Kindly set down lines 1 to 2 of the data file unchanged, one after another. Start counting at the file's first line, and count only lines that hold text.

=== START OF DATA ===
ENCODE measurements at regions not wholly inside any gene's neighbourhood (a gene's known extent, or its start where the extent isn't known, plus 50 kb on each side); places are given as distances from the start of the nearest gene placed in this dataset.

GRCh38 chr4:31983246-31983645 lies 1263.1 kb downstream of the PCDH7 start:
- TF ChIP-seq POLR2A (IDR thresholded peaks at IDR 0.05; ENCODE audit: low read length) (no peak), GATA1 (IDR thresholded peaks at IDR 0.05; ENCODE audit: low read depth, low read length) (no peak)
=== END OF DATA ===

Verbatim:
ENCODE measurements at regions not wholly inside any gene's neighbourhood (a gene's known extent, or its start where the extent isn't known, plus 50 kb on each side); places are given as distances from the start of the nearest gene placed in this dataset.

GRCh38 chr4:31983246-31983645 lies 1263.1 kb downstream of the PCDH7 start: